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American Politics -- 3 on 3

By olprof67 ·
Heading into what seems to be the most polarized election in 40 years, I'd like to postulate a new theory of the dynamics of the electorate in recent days.

As a number of writers have noted, ideology became a much stronger component of the political spectrum with the coming of age of the baby boom in the late 1960's. The Democrats' faith in central planning began to fragment in the wake of Vietnam, while the Republicans' social conservatism became a drawback in the attempt to recruit young voters.

The more ideologically-oriented of liberal voters were drawn to a number of movements, usually with a different single issue at the core but united in opposition to what was identified as the military-industrial complex, while disaffected Republicans split between traditionalist single causes (abortion being the most prominent) and a growing Libertarian movement.

Note too, that despite their emergence, the more ideologically-oriented of each side tended to carry a strong prejudice against the opposite core party. Though Greens and Libertarians might be able to engage in intelligent and cordial discourse, it is rare to find a Libertarian who doesn't carry a deep-seated predisposition against the Democrats, and vice-versa.

Now add to this mix the disaffected populist wing of both parties; the most socialistically-oriented of the liberal Democrats, and the populist conservatives who have emerged in the wake of Limbaugh, Savage, Hannity et. al.

With the electorate again polarized, and the better-educated of both sides locked in place by ideological commitments, it could well be that the final outcome may be affected by a last-minute indiscretion by the disaffected wing of either party.

Ladies and gentlemen, please comment.

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The Electorate College could vote for a Dictator.

by admin In reply to Are you saying...

There is actually this theory going around right now that a certain Country is buying off the U.S. Electorate to do just that at some point in the future.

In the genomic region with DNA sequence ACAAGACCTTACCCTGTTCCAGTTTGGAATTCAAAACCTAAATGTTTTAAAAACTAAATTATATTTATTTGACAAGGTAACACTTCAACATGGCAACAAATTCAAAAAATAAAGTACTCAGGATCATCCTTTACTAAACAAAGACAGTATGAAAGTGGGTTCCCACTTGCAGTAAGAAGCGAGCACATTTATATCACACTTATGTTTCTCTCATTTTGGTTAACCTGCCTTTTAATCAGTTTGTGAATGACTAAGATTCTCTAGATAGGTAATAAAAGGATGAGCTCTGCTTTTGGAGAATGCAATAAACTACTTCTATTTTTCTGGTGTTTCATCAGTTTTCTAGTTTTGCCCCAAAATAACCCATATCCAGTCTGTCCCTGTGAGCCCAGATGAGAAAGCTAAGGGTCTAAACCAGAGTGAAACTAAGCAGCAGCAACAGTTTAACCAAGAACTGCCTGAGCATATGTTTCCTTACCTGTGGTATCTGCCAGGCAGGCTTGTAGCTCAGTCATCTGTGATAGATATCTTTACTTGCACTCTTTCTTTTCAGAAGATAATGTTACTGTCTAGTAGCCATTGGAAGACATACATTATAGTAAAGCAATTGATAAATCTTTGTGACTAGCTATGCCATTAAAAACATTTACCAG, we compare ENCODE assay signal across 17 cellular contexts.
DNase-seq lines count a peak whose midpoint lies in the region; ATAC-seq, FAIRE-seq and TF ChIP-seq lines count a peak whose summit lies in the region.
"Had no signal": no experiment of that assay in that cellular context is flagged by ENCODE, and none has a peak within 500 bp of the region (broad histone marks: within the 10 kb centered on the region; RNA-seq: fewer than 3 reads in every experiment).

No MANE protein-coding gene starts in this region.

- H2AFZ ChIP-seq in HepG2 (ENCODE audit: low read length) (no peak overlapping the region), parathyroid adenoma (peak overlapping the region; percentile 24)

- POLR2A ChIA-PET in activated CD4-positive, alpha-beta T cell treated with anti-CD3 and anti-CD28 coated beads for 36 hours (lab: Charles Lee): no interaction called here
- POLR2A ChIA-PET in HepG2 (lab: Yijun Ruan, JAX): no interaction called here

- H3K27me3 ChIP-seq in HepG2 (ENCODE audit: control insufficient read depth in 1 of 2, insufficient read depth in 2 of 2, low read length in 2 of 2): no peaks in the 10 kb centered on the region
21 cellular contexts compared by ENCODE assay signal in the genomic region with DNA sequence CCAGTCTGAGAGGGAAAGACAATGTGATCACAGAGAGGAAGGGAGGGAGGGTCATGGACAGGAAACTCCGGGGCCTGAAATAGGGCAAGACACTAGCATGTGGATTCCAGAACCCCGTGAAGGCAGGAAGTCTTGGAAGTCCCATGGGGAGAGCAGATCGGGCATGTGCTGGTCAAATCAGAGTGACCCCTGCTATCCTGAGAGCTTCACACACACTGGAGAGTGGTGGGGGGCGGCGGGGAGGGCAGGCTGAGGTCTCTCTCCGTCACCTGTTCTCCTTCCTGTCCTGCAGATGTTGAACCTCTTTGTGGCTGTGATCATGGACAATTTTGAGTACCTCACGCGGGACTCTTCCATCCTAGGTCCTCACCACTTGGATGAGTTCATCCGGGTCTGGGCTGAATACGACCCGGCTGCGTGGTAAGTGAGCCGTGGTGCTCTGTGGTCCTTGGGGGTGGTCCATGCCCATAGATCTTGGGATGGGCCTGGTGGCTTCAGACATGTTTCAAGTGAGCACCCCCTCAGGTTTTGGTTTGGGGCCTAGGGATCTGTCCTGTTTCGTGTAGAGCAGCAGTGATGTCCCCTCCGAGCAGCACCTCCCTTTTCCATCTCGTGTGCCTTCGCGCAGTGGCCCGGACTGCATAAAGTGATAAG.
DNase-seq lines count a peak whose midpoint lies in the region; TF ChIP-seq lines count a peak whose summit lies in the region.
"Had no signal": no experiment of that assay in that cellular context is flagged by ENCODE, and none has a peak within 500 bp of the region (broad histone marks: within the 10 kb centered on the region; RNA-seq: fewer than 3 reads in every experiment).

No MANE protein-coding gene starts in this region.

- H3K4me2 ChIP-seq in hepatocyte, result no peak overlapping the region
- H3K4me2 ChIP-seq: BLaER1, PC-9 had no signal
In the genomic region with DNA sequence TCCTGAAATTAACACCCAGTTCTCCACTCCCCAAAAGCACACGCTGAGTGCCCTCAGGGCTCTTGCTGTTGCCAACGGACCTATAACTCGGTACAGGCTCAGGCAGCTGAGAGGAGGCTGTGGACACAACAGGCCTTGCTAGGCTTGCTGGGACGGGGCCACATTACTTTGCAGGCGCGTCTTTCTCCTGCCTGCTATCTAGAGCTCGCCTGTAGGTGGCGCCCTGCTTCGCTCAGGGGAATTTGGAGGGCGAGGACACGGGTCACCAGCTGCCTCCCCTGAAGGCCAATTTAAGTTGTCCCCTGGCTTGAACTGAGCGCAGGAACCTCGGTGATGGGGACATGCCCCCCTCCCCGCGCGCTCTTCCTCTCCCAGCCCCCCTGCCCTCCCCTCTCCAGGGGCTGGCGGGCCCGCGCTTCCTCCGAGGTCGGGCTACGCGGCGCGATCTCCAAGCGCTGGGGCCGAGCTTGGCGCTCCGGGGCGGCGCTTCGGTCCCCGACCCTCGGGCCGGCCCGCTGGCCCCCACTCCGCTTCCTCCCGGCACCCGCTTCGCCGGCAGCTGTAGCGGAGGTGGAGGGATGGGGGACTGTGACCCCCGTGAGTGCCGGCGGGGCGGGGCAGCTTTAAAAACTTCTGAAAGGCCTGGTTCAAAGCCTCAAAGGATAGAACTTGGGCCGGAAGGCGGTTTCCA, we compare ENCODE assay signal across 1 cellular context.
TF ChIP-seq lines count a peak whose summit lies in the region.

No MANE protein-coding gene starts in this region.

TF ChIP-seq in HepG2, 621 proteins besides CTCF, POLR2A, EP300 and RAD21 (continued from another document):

An Electoral College President elected broadly aginst the will of the people would probably not stand unless the military was also involved and would not refuse Executive orders at some point. This was probably not as much of a problem to our countries framers, who would not expect an Electoral College Coup in conjunction with the Military as they relied on individual militias joining together.

There are dangers both ways, but the popular vote is less likely to make mistakes on whims and fancies as a benefit of the Electoral College process and the Electorates would face tremendous public uproar if they vote on their personalwhims and fancies. It's a gamble, but less of one when there are checks and balances such as this IMO. I would not really want any one group in possesion of absolute power in our government, and the Executive branch possesses the power to become absolute under certain situations unlike the Judicial or Legislative. I think due diligence and prudence in arranging checks and balances in this is of some benefit. I could go for a different system, but would want more distribution of power- not less.

That's just my opinion though :>

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An Apochryphal Comment

by olprof67 In reply to The Tyranny of the masses ...

"Democracy consists of the masses, led by the asses."

(author unknown) :)

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